A man who sued Columbia University over the elimination of a precious metals fund from its 403(b) menu lost his fight in court this week.
Jerry Kokoshka, who represented himself in the litigation, filed a complaint in 2019 after the plan committee scrapped the Vanguard Global Capital Cycles Fund, which had formerly been the Precious Metals and Mining Fund.
Kokoshka had invested the entirety of his account balance in the fund since 2017, when “he became concerned with ‘the high leverage in equity markets,’ and wished to ‘invest his retirement savings in gold to preserve [the] purchasing power of his savings and to avoid risk associated with market crash,’” court records stated.
When the fund was removed from the plan, his assets were transferred to a Vanguard target-date fund, and he reportedly lost about $24,000 as a result of the difference in what he had invested in the prior fund and the selling price of his shares.
The participant alleged that the plan committee was negligent and breached its fiduciary duties under the Employee Retirement Income Security Act.
The judge presiding over the case disagreed, according to the Thursday order in U.S. District Court in the Southern District of New York.
Columbia’s committee acted within the scope of ERISA’s safe harbor for investment selection, the judge wrote, noting that, “if a plan allows a participant to control where his or her contributions go and offers sufficient investment options, the fiduciary may not be held liable for the participant’s own investment decisions.”
The court gave the plaintiff “special latitude” in responding to the defendants’ motion for summary judgment, given that he was representing himself in the case, according to the order.
His claim “and the damages he seeks stem not from a transfer of funds but from the committee’s decision to remove the GCC Fund from the menu of available investment options.”
The plan sponsor notified participants ahead of the fund’s removal in order to give them time to move assets into a different option, according to the order, although the plaintiff did not move his money.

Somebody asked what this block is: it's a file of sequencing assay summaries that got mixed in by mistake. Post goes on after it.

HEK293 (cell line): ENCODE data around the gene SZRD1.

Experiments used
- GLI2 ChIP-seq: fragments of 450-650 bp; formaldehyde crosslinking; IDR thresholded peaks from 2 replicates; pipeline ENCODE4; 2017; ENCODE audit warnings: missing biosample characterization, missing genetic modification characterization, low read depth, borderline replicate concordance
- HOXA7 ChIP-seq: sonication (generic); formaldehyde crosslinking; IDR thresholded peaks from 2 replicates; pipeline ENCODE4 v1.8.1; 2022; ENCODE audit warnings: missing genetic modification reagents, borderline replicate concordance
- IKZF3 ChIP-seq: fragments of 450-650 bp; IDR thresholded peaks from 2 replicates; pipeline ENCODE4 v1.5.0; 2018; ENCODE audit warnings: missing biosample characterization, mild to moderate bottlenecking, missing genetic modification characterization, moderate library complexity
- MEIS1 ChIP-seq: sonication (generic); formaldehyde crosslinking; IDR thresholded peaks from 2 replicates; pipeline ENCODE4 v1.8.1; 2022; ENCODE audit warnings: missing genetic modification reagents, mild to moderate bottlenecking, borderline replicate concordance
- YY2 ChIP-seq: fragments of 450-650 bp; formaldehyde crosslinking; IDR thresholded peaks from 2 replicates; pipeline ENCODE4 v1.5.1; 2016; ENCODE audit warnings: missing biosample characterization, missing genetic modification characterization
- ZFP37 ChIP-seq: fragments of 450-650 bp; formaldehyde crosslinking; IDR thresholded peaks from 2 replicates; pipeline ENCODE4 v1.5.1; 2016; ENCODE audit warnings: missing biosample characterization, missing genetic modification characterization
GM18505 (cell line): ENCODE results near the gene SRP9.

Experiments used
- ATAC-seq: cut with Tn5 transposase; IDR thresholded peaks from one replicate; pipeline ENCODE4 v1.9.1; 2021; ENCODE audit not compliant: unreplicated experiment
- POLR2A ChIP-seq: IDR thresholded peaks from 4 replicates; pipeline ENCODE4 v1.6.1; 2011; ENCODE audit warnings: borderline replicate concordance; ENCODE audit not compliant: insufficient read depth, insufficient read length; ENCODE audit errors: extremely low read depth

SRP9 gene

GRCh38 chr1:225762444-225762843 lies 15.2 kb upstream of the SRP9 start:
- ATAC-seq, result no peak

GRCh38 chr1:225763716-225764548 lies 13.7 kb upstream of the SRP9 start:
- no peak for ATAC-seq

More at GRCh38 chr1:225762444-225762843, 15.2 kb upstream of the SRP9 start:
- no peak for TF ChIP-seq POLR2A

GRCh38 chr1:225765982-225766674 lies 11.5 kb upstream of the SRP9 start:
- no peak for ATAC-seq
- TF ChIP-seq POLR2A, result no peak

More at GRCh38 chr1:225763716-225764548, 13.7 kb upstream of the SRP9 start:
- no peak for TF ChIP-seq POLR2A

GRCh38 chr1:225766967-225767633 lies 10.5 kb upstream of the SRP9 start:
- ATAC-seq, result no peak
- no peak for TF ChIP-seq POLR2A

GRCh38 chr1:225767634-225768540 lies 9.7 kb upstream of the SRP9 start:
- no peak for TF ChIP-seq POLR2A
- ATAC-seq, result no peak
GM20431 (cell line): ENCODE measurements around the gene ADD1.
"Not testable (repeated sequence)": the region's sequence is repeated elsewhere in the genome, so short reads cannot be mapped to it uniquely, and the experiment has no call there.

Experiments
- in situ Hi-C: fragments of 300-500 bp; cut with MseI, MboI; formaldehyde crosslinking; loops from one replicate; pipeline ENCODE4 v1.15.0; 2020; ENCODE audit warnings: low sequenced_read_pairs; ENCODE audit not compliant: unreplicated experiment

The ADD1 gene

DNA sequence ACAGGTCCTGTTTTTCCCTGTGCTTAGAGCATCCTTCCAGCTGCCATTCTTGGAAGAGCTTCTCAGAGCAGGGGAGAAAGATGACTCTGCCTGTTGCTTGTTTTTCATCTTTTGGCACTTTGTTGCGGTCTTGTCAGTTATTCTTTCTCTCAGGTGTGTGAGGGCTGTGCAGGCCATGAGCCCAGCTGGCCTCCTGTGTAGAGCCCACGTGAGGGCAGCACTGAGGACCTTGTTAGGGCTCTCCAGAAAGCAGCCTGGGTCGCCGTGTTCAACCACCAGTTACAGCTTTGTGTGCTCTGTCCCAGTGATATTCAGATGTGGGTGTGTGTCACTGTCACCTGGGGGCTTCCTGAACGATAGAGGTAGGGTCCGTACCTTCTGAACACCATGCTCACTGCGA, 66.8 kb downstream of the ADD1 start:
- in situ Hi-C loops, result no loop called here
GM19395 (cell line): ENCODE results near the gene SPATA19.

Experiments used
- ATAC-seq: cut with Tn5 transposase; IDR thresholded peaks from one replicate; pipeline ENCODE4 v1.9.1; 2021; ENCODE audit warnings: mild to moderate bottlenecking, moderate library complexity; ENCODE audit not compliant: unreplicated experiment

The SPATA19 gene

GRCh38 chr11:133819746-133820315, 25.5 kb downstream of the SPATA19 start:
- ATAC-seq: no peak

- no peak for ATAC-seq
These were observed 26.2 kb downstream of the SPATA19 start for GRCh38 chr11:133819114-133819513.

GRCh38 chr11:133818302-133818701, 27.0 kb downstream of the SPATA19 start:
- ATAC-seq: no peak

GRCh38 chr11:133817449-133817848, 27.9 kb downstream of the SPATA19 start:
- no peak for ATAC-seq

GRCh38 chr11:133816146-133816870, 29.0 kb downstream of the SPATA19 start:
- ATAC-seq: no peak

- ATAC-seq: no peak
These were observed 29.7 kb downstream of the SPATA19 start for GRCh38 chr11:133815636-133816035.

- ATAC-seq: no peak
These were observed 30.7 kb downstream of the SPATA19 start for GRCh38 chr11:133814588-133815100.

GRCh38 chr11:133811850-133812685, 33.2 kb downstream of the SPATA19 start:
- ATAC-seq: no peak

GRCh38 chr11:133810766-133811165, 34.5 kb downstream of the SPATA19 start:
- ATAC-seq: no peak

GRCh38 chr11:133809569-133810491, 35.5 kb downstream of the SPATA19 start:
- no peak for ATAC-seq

Language in section 404(c) of ERISA “creates a safe harbor only with respect to decisions that the participant can make. The choice of which investments will be presented in the menu that the plan sponsor adopts is not within the participant’s power,” the order read.
There was no evidence that the plan committee breached its duty of care, and it chose to remove the investment option because it had been placed on a watch list, due to underperformance over three quarters, and had a revised investment philosophy, the judge noted. “What is more, requiring a fiduciary to include any fund desired by a participant would of course be unworkable and contrary to the duties that ERISA imposes on plan administrators.”
HEALTH CARE PROVIDER TARGETED IN NEW SUIT
The sponsor of a $1.6 billion 403(b) is the latest to be sued by law firm Capozzi Adler, which since last year has pursued many cases against retirement plan fiduciaries.
The employer, Baptist Health South Florida, allegedly breached its fiduciary duty in connection with excessive record-keeping and investment management fees within the plan, according to the complaint filed Tuesday in U.S. District Court in the Southern District of Florida.
Between 2015 and 2019, the average per-participant record-keeping fee paid to Transamerica ranged from $108 to $158, through direct payments and indirect compensation, the plaintiffs in the proposed class-action case stated. A more reasonable rate would have been about $40 per participant, according to survey data from NEPC, the complaint noted.
The funds on the plan menu were also had higher fees than those used in comparably sized plans, with expense ratios as high as 343% of the Investment Company Institute median, the plaintiffs stated. Many of the funds were available in lower-cost share classes that the sponsor did not opt for, which in some cases were half the cost of those within the plan, according to the complaint.
Additionally, there were alternative options for entirely different funds that had higher net returns over time, the complaint stated.
The lawsuit levels two claims — one for breach of fiduciary duties of loyalty and prudence and one for failure to adequately monitor other fiduciaries.
Plaintiffs in the proposed class are represented by Capozzi Adler and Matthew Fornaro.
Baptist Health South Florida did not immediately respond to a request for comment.
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Andrew is half-human, half-gamer. He’s also a science fiction author writing for BleeBot.